Document Detail

Changing climate and sea level alter Hg mobility at Lake Tulane, Florida USA.
MedLine Citation:
PMID:  23043314     Owner:  NLM     Status:  Publisher    
Between 45,000 cal y BP and the beginning of the Holocene, the accumulation rate for Hg in sediments of Lake Tulane, Florida USA ranged from ≈2 to 10 µg m-2 y-1, compared with 53 µg Hg m-2 y-1 in the 1985-1990 period of anthropogenic input. The locality experienced regional draw-down of the water table during the Wisconsinan glaciation, which lowered global sea level by nearly 130 m. Natural atmospheric deposition of Hg to the surrounding area resulted in long-term (ca. 100,000 years) sequestration of this atmospheric flux of Hg, primarily by adsorption in the oxic Al- and Fe-hydroxide-rich sandy subsoil. Global sea level rise during deglaciation led to a rising regional water table, flooding the oxidized soils surrounding Tulane. Iron and adsorbed Hg were mobilized by reductive dissolution and transported by groundwater flow to Lake Tulane and ultimately to the accumulating sediment. The accumulation rate of Hg (and Fe) increased rapidly about 16,000 cal y BP, peaked at nearly 60 µg Hg m-2 y-1 ca. 13,000-14,000 cal y BP, declined sharply during the Younger Dryas, and then increased sharply to a second 60 µg Hg m-2 y-1 peak about 5,000 cal y BP. Thereafter, it declined nearly to background by 900 cal y BP. In similar geologic situations, rapid modern sea level rise will initiate this process globally, and may mobilize large accumulations of Hg and lesser amounts of As, and other redox sensitive metals to groundwater and surface water.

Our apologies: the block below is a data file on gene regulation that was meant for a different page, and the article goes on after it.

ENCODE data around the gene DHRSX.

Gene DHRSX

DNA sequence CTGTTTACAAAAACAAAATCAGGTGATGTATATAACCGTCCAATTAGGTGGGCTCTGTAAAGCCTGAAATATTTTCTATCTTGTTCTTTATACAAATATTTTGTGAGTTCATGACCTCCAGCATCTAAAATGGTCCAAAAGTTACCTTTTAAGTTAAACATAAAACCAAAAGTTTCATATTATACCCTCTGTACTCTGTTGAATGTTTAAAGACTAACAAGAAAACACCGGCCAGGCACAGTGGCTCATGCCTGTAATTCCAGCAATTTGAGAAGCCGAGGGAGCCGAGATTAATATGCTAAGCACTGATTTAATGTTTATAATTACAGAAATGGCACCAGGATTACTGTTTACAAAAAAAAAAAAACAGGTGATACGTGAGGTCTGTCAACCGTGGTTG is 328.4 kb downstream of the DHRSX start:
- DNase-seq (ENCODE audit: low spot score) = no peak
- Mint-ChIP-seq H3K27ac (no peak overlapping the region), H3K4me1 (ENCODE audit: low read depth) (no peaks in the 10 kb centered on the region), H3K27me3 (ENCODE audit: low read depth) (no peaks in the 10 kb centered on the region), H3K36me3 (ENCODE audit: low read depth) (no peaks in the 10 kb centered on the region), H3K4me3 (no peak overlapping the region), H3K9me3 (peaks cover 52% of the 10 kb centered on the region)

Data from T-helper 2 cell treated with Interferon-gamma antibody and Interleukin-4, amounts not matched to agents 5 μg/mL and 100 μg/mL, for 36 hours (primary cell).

George Lloyd Jacobson; Stephen A Norton; Eric C Grimm; Terry Edgar
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Publication Detail:
Type:  JOURNAL ARTICLE     Date:  2012-10-9
Journal Detail:
Title:  Environmental science & technology     Volume:  -     ISSN:  1520-5851     ISO Abbreviation:  Environ. Sci. Technol.     Publication Date:  2012 Oct 
Date Detail:
Created Date:  2012-10-9     Completed Date:  -     Revised Date:  -    
Medline Journal Info:
Nlm Unique ID:  0213155     Medline TA:  Environ Sci Technol     Country:  -    
Other Details:
Languages:  ENG     Pagination:  -     Citation Subset:  -    
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